Mark Caserta: President Trump shows he deserves a Nobel Peace Prize

16 Jun

U.S. President Donald Trump shakes hands with North Korean leader Kim Jong Un at the Capella Hotel on Sentosa island in Singapore

President Trump greets Kim Jong-Un during historic summit in Singapore.

 

 

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Mark Caserta:  Free State Patriot editor

Jun 15, 2018 

 

 

In October 2009, President Barack Obama was awarded the Nobel Peace Prize for “his extraordinary efforts to strengthen international diplomacy and cooperation between peoples,” per the official website of the esteemed award.

The mainstream media nearly wet themselves. A host of media outlets extolled the recognition as historic. An ABC column by Mark Phillips, claimed Obama had “changed the tone of American diplomacy,” alluding to the fact many considered Obama’s approach “ground breaking” in nature. French President Nicolas Sarkozy claimed awarding the Nobel Peace Prize to Barack Obama embodied the “return of America into the hearts of the people of the world.”

Well, the notion that Obama deserved this recognition has since been disavowed by many, including then secretary of the Nobel Committee, Geir Lundestad, who revealed in his 2015 memoir he regretted awarding Obama the prize, since Obama had obviously done little to qualify him for such recognition.

Fast forward to Donald Trump’s nomination for the Nobel Peace Prize and compare the tone of the media.

In early May, 18 House Republicans sent a letter to the Norwegian Nobel Committee, formally nominating President Trump for the 2019 Nobel Peace Prize, citing recognition “of his work to end the Korean War, denuclearize the Korean peninsula and bring peace to the region.”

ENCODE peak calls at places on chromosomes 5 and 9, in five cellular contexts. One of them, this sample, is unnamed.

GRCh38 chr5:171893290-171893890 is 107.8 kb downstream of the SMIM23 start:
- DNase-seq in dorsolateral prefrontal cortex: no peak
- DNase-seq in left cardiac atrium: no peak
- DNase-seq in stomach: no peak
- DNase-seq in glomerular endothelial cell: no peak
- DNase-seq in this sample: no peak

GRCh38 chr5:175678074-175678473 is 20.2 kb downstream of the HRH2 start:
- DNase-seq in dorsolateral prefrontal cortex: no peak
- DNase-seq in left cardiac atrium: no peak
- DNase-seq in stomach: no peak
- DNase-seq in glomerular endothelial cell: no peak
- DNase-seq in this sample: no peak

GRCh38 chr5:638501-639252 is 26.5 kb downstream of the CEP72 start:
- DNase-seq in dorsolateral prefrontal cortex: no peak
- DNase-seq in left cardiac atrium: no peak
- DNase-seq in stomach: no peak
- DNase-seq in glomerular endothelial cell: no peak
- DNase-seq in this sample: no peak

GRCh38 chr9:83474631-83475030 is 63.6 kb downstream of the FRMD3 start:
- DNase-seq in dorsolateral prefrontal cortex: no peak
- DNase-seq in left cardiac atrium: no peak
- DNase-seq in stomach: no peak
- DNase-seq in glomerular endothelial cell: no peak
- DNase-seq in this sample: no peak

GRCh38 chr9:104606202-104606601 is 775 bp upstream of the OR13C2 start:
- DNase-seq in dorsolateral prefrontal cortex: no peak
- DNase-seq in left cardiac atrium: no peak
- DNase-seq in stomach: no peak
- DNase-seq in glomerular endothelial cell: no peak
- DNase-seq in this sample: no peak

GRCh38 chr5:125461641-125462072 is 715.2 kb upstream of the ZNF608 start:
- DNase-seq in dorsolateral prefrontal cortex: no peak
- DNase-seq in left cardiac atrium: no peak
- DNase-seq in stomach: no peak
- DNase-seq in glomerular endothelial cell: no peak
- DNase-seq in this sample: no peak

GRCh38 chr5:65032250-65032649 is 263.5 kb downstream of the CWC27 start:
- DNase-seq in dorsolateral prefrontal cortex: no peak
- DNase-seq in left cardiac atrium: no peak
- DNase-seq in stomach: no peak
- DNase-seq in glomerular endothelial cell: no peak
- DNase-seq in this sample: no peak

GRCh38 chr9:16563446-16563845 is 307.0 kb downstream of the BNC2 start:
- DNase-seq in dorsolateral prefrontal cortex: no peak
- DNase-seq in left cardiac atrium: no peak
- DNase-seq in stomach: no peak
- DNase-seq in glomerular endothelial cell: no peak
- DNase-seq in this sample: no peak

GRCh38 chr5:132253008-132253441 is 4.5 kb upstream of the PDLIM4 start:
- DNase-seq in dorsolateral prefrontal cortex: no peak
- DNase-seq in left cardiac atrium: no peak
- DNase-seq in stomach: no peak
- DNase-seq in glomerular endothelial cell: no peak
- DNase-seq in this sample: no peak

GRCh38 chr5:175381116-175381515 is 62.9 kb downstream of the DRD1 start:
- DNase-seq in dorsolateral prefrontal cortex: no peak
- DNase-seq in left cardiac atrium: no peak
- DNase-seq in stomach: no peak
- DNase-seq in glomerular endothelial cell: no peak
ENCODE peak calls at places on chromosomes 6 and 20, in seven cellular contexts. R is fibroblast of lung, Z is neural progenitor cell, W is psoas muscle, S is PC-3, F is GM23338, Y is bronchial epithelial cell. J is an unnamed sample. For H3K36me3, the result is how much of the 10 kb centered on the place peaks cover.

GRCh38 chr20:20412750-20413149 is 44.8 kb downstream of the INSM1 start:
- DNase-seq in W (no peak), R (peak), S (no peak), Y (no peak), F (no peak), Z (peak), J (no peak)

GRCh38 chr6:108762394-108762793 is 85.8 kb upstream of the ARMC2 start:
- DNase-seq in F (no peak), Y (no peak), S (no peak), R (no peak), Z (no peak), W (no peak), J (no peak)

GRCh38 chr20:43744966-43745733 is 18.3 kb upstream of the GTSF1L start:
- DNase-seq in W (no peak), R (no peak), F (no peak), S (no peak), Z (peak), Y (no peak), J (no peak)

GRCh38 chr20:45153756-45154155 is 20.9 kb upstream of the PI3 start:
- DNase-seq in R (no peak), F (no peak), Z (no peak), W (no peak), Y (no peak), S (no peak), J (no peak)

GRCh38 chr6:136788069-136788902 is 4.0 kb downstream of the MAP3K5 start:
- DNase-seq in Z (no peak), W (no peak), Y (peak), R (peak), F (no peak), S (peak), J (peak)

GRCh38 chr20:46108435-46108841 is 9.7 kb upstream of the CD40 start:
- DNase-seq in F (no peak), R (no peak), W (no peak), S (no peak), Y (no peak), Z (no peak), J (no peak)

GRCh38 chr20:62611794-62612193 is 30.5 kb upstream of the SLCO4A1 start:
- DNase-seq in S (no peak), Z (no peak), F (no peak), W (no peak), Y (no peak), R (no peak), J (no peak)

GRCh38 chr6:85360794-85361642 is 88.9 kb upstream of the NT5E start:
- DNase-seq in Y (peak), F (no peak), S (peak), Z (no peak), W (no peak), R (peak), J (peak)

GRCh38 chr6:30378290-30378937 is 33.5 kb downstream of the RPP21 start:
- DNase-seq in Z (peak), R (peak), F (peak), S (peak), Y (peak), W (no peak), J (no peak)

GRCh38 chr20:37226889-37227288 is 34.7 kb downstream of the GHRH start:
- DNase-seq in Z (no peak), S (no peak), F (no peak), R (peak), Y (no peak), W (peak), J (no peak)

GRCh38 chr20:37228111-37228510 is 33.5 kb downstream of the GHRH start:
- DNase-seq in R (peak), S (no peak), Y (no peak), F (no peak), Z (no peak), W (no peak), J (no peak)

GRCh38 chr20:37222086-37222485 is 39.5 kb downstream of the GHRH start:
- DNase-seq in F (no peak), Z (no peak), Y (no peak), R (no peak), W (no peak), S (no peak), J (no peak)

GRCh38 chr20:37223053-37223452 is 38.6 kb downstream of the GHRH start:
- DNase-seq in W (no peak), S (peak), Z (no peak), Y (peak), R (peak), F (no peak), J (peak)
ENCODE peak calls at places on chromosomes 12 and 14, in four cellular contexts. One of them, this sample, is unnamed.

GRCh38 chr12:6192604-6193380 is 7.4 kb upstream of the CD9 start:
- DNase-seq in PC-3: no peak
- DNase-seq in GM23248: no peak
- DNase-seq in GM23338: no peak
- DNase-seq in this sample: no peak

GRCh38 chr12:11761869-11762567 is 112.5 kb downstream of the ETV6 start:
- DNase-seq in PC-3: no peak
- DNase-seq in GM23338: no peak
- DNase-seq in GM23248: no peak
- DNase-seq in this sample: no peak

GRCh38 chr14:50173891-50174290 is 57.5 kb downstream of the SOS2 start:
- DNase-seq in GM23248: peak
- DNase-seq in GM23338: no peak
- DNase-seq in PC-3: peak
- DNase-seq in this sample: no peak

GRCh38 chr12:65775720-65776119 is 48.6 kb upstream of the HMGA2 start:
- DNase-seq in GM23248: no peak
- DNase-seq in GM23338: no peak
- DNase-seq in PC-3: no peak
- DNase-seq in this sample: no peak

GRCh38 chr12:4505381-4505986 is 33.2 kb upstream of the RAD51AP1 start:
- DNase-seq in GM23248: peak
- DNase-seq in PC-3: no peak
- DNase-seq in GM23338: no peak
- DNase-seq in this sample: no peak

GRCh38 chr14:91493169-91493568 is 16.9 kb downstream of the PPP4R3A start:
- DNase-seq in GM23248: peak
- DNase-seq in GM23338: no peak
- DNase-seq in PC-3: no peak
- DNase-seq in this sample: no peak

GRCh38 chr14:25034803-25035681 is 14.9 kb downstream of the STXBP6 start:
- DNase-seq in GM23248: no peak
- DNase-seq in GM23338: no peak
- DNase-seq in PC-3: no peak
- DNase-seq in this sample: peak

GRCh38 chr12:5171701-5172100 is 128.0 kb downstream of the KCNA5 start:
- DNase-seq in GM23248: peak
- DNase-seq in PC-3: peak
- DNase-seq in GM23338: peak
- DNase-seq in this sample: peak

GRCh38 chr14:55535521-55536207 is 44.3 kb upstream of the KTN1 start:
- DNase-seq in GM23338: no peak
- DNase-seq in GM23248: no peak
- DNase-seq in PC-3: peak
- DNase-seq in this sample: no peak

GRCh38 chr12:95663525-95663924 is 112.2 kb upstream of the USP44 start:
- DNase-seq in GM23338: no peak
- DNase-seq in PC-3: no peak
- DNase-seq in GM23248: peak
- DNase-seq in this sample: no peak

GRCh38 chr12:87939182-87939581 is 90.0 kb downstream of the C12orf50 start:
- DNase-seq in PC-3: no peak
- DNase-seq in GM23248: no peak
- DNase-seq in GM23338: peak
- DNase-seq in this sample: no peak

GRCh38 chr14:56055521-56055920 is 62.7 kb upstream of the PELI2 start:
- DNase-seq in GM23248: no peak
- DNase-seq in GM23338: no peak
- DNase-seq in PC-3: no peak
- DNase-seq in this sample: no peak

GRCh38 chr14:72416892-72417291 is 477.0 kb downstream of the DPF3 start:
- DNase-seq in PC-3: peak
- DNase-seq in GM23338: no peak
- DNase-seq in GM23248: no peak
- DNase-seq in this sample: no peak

CBS News, HuffPost and The Washington Post each published a column mocking or condemning the idea that Trump could ever be deserving of such recognition, despite his successful diplomatic global efforts.

Many liberal media outlets, such as CNN, framed Trump’s meeting with North Korean leader Kim Jong-Un as caving U.S. diplomacy! But no prior president has ever been in a position of strength as the Trump administration in dealing with the rogue nation. Rather than succumbing to extortion or employing a strategy of “appeasement,” Trump has made it clear all options are on the so-called “table,” from which he’s also willing to walk away if his demands aren’t met as shown.

In January, Trump raised the curtain on his strategy, after Kim called for improved relations with South Korea, reminding the world he has a nuclear button on his desk.

Trump responded on Twitter that his button is larger and more powerful, adding, “my Button works!”

In March, South Korea’s presidential security director, Chung Eui-yong, after visiting Kim in Pyongyang, reported Kim was willing to discuss the fate of his nuclear arsenal with the U.S. Shortly afterward, Trump accepted an invitation from Kim to meet.

In late May, amid rattling sabers, North Korea hints the meeting could be canceled, protesting U.S.-South Korean military exercises. A senior North Korean diplomat calls Vice President Mike Pence a “political dummy” and says it’s up to the Americans whether they “meet us at a meeting room or encounter us at (a) nuclear-to nuclear showdown.”

Unshaken, Trump announced hours later he’s walking away from the table and pulling out of the summit.

But, it was no surprise that following major media outlets finding fault with Trump’s decision to meet with Kim, they proceeded to find fault when he pulled out.

Sadly, Trump’s “failures” are more valuable to liberals than America’s “successes.”

But despite liberal prognosticators, this past Tuesday, the president successfully brought North Korea’s leader to the negotiating table. And now, his efforts to build a working relationship with Kim could very well lead to permanent, verifiable, nuclear disarmament on the Korean Peninsula.

Now, that deserves the Nobel Peace Prize.

Mark Caserta is a conservative blogger and regular contributor to The Herald Dispatch.

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